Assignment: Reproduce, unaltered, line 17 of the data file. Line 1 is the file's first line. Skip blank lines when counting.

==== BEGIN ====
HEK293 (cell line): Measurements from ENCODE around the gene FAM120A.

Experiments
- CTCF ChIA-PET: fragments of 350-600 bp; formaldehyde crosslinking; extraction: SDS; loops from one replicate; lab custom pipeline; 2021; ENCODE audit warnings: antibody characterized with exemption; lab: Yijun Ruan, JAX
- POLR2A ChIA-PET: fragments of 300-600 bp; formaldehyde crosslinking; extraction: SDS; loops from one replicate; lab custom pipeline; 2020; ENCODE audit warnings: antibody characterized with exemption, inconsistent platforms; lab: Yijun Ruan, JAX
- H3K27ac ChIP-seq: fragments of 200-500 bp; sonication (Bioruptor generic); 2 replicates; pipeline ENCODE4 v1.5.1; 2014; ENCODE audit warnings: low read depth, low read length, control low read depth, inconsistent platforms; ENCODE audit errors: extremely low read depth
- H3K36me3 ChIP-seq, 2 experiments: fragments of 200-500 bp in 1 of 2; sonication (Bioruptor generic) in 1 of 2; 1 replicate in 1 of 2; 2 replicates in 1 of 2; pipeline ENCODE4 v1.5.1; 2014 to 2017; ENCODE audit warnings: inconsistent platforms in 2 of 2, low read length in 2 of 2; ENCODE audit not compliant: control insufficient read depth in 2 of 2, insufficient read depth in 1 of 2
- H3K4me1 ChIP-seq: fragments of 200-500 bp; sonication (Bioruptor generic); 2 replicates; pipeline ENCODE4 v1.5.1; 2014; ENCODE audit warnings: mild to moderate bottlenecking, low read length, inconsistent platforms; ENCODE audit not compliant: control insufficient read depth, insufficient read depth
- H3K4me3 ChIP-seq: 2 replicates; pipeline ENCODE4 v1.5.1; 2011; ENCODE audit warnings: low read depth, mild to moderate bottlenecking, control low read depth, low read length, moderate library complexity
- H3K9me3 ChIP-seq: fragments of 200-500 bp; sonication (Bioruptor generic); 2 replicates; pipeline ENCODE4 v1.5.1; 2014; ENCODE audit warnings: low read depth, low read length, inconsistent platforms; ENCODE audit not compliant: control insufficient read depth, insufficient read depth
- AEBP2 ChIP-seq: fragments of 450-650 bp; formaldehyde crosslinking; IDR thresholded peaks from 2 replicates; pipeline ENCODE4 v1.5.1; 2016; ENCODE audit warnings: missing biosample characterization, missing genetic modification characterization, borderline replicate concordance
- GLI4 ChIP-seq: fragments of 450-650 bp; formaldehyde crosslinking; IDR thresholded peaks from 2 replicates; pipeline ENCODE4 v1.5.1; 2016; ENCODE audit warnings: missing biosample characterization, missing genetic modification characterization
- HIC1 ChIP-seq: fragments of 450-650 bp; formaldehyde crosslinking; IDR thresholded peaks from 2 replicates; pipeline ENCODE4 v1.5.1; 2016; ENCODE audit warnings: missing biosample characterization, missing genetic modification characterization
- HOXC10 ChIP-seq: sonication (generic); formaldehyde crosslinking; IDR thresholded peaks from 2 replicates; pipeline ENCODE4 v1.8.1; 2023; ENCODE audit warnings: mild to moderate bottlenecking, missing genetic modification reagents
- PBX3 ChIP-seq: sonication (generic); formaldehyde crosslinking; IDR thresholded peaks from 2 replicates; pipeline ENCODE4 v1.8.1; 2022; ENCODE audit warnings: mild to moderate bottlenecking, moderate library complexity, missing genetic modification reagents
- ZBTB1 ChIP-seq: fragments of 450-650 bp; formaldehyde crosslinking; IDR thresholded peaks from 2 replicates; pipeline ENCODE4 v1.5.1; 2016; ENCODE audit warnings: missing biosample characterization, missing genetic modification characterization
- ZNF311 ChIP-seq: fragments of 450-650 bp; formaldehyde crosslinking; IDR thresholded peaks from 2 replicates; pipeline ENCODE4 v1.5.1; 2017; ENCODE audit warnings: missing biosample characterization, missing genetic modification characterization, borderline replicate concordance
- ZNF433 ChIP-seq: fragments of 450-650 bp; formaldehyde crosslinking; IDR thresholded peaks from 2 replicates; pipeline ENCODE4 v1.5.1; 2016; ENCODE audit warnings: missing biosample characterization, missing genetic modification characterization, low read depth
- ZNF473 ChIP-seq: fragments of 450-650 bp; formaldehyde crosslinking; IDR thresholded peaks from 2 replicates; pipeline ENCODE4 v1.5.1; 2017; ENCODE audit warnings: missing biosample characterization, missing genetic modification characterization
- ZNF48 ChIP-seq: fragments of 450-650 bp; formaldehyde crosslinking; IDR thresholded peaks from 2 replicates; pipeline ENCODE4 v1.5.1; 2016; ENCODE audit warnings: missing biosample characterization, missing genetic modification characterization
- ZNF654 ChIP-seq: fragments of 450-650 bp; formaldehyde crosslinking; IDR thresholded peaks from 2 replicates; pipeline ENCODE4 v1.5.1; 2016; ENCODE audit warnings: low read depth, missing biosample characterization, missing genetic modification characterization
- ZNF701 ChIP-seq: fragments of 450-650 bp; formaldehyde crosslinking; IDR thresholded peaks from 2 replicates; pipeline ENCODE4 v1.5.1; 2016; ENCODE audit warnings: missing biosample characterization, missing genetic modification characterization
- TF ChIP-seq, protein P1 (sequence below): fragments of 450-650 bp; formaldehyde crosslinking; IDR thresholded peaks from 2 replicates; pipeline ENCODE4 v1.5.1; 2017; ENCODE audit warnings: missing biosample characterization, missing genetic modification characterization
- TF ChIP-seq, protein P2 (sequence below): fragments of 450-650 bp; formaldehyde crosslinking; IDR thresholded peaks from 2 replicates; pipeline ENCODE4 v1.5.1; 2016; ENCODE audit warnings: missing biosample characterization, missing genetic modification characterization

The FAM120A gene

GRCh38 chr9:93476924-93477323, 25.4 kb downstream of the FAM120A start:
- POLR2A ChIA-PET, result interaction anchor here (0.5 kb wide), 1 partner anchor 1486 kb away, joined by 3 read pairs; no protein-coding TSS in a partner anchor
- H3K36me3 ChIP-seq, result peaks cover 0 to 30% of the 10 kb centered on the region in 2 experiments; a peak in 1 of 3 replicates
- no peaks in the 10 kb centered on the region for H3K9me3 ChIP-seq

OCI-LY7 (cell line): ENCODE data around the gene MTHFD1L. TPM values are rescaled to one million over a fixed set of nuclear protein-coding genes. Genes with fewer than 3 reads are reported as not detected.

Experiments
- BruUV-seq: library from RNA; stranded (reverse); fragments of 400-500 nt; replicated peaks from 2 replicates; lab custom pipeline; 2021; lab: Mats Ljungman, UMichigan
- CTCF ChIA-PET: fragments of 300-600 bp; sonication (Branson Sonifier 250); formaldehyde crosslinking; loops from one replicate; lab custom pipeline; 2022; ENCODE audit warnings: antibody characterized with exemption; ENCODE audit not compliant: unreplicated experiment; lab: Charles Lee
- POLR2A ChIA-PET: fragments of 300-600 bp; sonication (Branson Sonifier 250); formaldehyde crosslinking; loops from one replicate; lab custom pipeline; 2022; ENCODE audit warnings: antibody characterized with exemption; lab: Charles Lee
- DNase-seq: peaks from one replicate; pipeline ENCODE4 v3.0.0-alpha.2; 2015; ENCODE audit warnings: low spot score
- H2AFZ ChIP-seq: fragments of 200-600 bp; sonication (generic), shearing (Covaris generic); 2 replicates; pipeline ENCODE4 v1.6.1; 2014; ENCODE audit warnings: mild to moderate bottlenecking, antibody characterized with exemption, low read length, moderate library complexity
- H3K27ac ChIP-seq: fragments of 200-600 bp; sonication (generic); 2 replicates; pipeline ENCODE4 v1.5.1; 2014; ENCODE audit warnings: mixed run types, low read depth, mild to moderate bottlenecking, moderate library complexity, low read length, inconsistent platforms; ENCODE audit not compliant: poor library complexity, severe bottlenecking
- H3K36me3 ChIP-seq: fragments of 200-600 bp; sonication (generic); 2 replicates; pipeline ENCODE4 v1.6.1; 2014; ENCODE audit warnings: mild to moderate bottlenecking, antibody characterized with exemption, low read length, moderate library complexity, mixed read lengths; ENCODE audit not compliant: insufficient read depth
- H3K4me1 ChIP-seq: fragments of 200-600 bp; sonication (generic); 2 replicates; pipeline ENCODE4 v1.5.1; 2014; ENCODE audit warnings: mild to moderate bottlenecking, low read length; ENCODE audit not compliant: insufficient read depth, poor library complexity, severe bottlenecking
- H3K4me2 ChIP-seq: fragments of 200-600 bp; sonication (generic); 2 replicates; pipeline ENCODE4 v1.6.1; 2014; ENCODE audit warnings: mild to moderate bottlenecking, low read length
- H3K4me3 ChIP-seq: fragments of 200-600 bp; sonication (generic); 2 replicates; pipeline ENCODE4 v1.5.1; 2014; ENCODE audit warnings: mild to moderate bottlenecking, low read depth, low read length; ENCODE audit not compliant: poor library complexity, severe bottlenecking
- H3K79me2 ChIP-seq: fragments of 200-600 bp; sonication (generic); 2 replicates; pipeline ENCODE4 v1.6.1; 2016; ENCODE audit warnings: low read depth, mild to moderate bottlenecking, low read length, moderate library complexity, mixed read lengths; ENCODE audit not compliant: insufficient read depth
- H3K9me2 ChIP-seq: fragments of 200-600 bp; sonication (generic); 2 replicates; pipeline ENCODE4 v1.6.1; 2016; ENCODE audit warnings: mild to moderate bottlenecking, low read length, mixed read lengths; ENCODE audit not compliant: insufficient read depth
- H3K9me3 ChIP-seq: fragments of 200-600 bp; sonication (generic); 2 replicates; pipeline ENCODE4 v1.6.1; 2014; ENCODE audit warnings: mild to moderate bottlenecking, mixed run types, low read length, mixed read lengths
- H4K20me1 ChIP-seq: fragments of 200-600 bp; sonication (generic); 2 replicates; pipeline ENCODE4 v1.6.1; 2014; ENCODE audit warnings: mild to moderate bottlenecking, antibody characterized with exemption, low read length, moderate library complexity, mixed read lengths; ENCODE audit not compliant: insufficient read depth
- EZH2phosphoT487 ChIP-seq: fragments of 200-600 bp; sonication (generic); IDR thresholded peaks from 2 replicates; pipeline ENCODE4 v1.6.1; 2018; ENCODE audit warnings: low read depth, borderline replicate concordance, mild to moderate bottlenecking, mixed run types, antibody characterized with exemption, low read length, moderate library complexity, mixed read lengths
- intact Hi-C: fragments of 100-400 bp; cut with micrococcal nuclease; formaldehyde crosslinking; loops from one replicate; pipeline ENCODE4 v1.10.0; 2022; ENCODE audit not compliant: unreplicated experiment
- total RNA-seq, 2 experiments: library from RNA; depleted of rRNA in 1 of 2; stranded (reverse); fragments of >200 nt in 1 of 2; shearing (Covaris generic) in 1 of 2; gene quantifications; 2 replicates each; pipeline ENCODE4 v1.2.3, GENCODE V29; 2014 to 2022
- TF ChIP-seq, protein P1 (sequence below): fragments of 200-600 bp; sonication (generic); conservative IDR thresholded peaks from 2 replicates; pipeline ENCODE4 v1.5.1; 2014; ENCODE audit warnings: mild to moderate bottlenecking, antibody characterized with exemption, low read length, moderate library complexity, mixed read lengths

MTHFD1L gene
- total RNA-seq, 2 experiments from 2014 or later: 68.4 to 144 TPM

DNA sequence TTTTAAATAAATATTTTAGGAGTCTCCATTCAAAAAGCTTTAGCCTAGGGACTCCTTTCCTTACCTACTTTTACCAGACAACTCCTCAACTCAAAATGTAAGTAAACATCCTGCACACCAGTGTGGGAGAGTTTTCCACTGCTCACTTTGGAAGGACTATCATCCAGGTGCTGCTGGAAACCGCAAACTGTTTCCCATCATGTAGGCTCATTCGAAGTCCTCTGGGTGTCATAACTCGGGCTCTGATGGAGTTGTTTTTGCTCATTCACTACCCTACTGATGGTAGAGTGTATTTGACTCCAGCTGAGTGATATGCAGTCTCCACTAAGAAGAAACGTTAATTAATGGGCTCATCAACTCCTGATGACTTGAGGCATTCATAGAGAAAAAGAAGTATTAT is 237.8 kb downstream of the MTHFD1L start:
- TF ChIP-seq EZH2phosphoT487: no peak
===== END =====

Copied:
- ZNF433 ChIP-seq: fragments of 450-650 bp; formaldehyde crosslinking; IDR thresholded peaks from 2 replicates; pipeline ENCODE4 v1.5.1; 2016; ENCODE audit warnings: missing biosample characterization, missing genetic modification characterization, low read depth